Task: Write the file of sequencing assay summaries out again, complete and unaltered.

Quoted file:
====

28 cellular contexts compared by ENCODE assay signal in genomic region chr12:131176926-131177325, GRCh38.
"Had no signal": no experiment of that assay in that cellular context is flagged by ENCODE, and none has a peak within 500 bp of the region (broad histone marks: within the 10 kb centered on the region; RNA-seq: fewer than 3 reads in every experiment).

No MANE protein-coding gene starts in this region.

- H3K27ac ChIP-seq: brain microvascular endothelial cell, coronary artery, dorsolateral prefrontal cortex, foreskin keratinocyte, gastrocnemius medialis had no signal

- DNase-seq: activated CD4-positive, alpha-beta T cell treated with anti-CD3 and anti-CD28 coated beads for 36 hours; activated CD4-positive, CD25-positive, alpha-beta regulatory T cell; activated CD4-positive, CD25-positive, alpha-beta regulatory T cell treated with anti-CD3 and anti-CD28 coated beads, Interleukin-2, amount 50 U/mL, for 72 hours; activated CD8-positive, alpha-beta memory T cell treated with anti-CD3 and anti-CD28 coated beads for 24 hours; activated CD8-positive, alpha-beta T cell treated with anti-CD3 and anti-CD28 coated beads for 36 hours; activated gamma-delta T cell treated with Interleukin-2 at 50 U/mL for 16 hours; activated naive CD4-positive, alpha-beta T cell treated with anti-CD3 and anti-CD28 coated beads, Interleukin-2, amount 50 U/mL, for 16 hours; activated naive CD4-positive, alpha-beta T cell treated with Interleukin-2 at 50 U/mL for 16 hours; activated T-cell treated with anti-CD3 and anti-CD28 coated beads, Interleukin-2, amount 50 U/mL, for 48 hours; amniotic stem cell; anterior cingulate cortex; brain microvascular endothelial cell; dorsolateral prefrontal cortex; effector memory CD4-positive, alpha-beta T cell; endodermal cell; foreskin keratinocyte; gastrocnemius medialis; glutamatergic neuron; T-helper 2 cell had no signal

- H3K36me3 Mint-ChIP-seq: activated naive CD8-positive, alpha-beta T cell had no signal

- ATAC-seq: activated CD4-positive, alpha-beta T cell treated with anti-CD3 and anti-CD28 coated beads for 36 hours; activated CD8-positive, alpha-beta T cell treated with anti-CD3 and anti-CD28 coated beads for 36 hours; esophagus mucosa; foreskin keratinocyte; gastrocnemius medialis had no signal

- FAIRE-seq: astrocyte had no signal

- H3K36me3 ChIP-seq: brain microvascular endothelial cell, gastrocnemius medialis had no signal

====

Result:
28 cellular contexts compared by ENCODE assay signal in genomic region chr12:131176926-131177325, GRCh38.
"Had no signal": no experiment of that assay in that cellular context is flagged by ENCODE, and none has a peak within 500 bp of the region (broad histone marks: within the 10 kb centered on the region; RNA-seq: fewer than 3 reads in every experiment).

No MANE protein-coding gene starts in this region.

- H3K27ac ChIP-seq: brain microvascular endothelial cell, coronary artery, dorsolateral prefrontal cortex, foreskin keratinocyte, gastrocnemius medialis had no signal

- DNase-seq: activated CD4-positive, alpha-beta T cell treated with anti-CD3 and anti-CD28 coated beads for 36 hours; activated CD4-positive, CD25-positive, alpha-beta regulatory T cell; activated CD4-positive, CD25-positive, alpha-beta regulatory T cell treated with anti-CD3 and anti-CD28 coated beads, Interleukin-2, amount 50 U/mL, for 72 hours; activated CD8-positive, alpha-beta memory T cell treated with anti-CD3 and anti-CD28 coated beads for 24 hours; activated CD8-positive, alpha-beta T cell treated with anti-CD3 and anti-CD28 coated beads for 36 hours; activated gamma-delta T cell treated with Interleukin-2 at 50 U/mL for 16 hours; activated naive CD4-positive, alpha-beta T cell treated with anti-CD3 and anti-CD28 coated beads, Interleukin-2, amount 50 U/mL, for 16 hours; activated naive CD4-positive, alpha-beta T cell treated with Interleukin-2 at 50 U/mL for 16 hours; activated T-cell treated with anti-CD3 and anti-CD28 coated beads, Interleukin-2, amount 50 U/mL, for 48 hours; amniotic stem cell; anterior cingulate cortex; brain microvascular endothelial cell; dorsolateral prefrontal cortex; effector memory CD4-positive, alpha-beta T cell; endodermal cell; foreskin keratinocyte; gastrocnemius medialis; glutamatergic neuron; T-helper 2 cell had no signal

- H3K36me3 Mint-ChIP-seq: activated naive CD8-positive, alpha-beta T cell had no signal

- ATAC-seq: activated CD4-positive, alpha-beta T cell treated with anti-CD3 and anti-CD28 coated beads for 36 hours; activated CD8-positive, alpha-beta T cell treated with anti-CD3 and anti-CD28 coated beads for 36 hours; esophagus mucosa; foreskin keratinocyte; gastrocnemius medialis had no signal

- FAIRE-seq: astrocyte had no signal

- H3K36me3 ChIP-seq: brain microvascular endothelial cell, gastrocnemius medialis had no signal